If you're like me, you've been putting away stronger beers, beers that can age well, for "special occasions."  Only, most often, the special occasion is slow in coming, if it comes at all.

So we have to decide to make our own occasions special.

I did that recently to drink two barrel-aged doublebock lagers ("Doppelbock" in the original German) that have been waiting patiently for me to make up my mind.  

Shevet Brewstillery's Barrel-Aged Doublebock:
Aging in the bottle does it good.

The first was the Barrel-Aged Doublebock, Vintage 2021, from the Shevet Brewstillery in Pardes Hanna.  The label was signed by Neil Wasserman, CEO of the brewery, and by Brewmaster (at the time) Felix Magdziarz.  It is bottle number 320 of 437.  The alcohol by volume was 8%.  

The occasion was a synagogue kiddush (post-service repast) which was held on the Sabbath of the holiday of Sukkot.  I decided it was enough of a reason to open the bottle.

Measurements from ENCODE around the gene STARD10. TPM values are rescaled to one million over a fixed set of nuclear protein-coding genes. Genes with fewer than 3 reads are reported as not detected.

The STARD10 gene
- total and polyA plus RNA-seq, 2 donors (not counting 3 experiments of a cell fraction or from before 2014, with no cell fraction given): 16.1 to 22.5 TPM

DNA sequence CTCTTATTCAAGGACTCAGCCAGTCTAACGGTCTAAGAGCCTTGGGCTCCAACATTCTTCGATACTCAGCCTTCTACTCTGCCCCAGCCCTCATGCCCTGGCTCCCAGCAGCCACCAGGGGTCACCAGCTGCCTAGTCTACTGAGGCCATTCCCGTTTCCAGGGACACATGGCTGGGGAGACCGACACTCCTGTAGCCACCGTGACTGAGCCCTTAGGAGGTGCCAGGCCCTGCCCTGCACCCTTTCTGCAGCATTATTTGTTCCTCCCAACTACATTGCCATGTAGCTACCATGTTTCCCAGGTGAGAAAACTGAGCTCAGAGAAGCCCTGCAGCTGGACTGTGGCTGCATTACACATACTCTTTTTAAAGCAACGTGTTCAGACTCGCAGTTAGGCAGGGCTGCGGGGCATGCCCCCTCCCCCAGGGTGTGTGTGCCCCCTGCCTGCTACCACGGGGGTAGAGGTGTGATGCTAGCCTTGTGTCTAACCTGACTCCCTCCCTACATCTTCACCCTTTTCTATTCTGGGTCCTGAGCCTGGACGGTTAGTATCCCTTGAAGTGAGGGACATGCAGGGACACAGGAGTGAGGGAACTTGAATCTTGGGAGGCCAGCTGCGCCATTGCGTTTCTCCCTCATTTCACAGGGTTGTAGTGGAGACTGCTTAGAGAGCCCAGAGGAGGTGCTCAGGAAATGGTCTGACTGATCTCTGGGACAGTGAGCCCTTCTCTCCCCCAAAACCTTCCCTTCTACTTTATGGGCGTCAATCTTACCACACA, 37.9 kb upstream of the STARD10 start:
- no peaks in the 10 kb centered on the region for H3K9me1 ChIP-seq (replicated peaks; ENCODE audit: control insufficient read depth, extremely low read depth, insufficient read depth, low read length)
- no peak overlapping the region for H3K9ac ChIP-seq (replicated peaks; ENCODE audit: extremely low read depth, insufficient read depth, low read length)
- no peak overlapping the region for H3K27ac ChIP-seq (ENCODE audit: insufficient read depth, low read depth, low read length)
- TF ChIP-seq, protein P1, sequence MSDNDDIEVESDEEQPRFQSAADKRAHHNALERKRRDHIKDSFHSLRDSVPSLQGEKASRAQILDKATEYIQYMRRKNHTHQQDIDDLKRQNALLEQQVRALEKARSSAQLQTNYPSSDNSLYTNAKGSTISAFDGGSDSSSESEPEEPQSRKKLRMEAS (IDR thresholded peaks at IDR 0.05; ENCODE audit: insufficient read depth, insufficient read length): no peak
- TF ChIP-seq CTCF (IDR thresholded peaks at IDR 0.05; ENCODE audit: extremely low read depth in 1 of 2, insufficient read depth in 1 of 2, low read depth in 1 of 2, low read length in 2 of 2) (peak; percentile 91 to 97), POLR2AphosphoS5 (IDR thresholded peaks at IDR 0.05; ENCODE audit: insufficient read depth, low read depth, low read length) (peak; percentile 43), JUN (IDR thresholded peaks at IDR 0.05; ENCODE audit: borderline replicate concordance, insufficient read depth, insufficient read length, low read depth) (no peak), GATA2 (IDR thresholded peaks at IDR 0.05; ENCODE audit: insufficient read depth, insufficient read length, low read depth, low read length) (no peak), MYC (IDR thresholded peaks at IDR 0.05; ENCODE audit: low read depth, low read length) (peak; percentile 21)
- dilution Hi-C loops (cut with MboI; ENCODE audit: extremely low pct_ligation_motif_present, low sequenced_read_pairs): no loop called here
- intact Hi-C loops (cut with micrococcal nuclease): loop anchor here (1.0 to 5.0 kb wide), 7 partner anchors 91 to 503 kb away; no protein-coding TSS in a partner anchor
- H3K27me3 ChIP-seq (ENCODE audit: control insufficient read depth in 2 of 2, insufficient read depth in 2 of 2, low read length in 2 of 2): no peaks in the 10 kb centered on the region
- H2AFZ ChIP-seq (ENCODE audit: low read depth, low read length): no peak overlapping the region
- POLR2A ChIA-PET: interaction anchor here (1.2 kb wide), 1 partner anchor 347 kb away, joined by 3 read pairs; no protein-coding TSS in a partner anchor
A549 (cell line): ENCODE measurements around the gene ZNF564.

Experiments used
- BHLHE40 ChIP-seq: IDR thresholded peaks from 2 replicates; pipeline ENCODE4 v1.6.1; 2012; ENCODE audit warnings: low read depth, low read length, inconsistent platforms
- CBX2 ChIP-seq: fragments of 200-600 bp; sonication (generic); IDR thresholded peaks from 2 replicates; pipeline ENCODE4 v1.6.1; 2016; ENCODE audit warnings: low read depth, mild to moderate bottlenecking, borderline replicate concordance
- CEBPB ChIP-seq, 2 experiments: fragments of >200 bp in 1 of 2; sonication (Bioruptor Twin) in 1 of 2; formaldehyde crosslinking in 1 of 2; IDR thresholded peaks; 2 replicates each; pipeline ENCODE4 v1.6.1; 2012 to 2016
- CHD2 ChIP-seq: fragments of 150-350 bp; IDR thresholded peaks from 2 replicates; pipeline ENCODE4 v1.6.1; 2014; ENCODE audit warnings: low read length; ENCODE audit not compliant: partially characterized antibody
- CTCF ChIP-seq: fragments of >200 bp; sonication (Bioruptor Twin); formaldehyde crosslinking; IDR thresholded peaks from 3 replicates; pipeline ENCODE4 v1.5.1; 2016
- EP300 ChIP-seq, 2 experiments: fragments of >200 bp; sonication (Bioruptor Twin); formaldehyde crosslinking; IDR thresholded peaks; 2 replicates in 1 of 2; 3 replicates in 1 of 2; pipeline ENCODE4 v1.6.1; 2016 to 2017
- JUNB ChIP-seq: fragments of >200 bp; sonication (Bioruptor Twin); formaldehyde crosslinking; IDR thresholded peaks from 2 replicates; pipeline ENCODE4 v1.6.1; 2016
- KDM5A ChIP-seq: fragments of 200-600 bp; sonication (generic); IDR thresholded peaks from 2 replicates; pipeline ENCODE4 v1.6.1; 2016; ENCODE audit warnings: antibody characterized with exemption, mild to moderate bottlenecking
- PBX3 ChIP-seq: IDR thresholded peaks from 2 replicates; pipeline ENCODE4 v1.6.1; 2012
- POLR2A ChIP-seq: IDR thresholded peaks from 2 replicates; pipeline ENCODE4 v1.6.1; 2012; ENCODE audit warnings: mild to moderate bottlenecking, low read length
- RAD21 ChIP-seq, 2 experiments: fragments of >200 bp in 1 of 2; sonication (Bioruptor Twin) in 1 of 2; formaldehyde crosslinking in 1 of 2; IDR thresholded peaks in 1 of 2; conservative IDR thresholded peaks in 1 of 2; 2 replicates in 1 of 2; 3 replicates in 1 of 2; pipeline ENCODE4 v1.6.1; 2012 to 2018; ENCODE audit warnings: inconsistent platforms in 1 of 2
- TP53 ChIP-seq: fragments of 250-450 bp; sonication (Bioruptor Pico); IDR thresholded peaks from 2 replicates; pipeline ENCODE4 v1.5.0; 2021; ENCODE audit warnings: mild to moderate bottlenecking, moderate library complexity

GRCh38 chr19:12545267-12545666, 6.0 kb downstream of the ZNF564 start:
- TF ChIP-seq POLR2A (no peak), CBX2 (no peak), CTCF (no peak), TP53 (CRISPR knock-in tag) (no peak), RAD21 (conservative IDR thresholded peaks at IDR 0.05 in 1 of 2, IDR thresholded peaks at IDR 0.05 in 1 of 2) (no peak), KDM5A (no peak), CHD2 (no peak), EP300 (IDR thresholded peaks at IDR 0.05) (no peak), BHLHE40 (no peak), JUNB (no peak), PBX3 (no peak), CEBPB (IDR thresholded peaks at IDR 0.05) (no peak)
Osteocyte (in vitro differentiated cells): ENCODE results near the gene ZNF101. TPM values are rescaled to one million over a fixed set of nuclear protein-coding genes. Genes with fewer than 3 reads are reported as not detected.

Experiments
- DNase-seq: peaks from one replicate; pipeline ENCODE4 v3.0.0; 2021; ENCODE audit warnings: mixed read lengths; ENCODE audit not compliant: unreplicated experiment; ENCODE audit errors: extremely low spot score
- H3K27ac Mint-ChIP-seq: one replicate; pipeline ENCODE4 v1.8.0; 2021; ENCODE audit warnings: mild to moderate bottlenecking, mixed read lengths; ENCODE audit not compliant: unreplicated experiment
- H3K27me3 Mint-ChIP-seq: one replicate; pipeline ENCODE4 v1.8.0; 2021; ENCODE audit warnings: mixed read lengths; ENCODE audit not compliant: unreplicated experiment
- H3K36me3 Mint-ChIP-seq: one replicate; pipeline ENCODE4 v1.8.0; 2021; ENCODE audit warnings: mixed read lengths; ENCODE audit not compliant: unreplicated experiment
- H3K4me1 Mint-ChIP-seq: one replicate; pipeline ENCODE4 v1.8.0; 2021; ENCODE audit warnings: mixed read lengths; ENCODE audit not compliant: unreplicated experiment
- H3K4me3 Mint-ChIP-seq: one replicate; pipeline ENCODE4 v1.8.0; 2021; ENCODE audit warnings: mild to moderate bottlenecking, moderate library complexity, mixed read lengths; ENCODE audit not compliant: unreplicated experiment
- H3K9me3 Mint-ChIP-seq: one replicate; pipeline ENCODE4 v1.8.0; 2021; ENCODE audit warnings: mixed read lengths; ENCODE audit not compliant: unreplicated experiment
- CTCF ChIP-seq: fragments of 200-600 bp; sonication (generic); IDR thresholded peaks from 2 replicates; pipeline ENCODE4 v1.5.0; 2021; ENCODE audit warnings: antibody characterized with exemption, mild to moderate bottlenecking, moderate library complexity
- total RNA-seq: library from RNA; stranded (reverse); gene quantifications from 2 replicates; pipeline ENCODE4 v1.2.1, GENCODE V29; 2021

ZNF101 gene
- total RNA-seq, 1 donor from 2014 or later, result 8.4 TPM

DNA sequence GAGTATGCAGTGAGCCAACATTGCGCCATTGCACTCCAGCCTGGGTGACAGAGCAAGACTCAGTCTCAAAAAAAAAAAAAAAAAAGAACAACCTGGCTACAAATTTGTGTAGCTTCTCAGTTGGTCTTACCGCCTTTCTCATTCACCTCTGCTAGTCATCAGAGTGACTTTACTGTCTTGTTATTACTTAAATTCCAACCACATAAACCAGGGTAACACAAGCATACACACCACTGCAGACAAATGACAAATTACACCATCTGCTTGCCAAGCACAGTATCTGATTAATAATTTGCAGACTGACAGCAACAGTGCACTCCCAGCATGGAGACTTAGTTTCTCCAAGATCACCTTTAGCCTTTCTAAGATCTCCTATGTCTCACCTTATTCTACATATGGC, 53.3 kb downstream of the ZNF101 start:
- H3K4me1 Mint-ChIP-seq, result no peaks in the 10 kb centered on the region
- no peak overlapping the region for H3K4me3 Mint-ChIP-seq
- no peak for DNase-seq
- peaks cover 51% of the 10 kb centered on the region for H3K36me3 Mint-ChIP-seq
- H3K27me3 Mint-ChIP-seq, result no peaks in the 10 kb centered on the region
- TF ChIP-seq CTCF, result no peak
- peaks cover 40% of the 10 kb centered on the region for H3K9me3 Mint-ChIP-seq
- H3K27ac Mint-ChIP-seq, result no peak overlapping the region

Because of religious restrictions, there were no photographs nor written notes taken.  But I remember the beer and the reactions to it.  Both were exceptional.  

The participants at the kiddush were no strangers to alcoholic beverages, but they had never experienced a beer like this -- or even known that such a style existed.

The Shevet Brewstillery in Pardes Hanna
uses whisky barrels to age beer,
and beer barrels to age whisky.
I had foolishly expected that my 750 milliliter bottle would be more than sufficient for the few sips that everyone would try.  But they wanted more -- and more -- and there was widespread disappointment when the bottle soon was emptied.  

What so excited their tastebuds?